The Residence Nil Rate Band is an additional Inheritance Tax allowance that can be claimed for estates where the deceased owned their own home and left their home, or a share of it, to their direct descendants.
The current additional allowance is £150,000 and will increase to £175,000 in April 2020. This means that in April 2020 married couples and civil partners will potentially be able to claim Inheritance Tax allowances totalling £1million.
However, there are significant limitations to when the additional Residence Nil Rate Band can be claimed:
- It can only be claimed if a person’s residence passes to a direct descendent – child, grandchild, step-child, adopted child or foster child. This means that the allowance cannot be claimed by people who do not have any ‘direct descendants’ to whom they can leave their estate.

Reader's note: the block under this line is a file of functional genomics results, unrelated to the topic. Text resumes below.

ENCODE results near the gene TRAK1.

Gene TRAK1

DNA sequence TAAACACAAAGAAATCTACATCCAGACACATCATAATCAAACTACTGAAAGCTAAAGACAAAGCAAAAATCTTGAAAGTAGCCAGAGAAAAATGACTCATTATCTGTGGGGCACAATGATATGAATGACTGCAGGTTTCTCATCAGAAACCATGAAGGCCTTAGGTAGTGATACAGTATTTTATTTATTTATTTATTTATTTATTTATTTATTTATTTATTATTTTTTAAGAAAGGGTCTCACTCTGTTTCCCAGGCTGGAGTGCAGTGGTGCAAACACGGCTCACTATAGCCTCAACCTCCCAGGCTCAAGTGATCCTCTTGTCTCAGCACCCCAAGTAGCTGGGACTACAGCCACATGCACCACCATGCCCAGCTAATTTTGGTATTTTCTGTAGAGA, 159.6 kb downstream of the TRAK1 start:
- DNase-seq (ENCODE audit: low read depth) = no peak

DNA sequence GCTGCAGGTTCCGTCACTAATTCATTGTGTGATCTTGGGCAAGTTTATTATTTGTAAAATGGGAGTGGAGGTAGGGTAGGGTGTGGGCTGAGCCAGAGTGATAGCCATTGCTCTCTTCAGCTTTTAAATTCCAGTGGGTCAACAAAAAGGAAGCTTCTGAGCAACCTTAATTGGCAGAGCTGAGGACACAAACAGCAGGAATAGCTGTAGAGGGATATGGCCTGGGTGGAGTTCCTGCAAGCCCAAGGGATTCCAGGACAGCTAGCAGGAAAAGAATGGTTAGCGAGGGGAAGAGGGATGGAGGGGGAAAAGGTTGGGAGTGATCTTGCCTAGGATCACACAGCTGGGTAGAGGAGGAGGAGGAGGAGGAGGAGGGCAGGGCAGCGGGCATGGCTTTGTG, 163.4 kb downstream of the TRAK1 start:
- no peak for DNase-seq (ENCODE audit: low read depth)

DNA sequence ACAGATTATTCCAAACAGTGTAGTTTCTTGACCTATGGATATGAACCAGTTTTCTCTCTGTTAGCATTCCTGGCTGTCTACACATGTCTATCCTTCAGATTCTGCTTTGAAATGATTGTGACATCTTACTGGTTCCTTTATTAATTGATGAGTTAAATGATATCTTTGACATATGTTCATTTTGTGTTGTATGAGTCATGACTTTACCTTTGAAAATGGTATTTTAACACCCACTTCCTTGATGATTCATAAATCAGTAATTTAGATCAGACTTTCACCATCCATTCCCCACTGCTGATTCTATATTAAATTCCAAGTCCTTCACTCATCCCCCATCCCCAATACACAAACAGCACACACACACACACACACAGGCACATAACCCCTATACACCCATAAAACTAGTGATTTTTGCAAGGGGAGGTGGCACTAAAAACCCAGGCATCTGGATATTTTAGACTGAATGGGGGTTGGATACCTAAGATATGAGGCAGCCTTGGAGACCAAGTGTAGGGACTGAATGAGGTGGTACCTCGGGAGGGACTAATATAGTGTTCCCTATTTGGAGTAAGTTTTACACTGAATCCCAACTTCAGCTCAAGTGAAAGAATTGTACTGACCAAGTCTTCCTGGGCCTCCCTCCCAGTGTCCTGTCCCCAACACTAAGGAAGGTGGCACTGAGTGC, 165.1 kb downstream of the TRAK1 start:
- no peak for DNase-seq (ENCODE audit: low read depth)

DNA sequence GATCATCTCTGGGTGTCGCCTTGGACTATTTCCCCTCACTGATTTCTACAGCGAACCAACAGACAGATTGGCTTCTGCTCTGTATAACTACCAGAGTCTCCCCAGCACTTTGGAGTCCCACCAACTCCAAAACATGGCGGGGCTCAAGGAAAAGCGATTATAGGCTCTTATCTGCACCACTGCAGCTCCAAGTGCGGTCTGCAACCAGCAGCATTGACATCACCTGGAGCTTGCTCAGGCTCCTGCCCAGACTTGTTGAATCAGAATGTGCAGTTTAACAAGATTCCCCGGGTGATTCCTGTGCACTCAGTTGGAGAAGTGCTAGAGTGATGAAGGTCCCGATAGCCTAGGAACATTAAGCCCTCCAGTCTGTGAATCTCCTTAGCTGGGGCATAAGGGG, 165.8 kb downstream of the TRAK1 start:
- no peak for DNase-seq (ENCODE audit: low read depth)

- The allowance can only be claimed if a person’s residence is inherited immediately on death. This means that the allowance cannot be claimed if a person leaves their estate to be held in a discretionary trust and as a result can limit the options available for protecting assets for vulnerable beneficiaries.
- The deceased’s share in the residence must be worth more than the allowance to claim the whole amount. However, there are provisions in place to allow the allowance to be claimed if a person doesn’t own any property at the date of their death but sold their home or moved to a less valuable property on or after 8 July 2015.
- The Residence Nil Rate Band can only be claimed in full for estates worth less than £2million. For estates over £2million the relief will reduce by £1 for every £2 by which the estate exceeds £2million.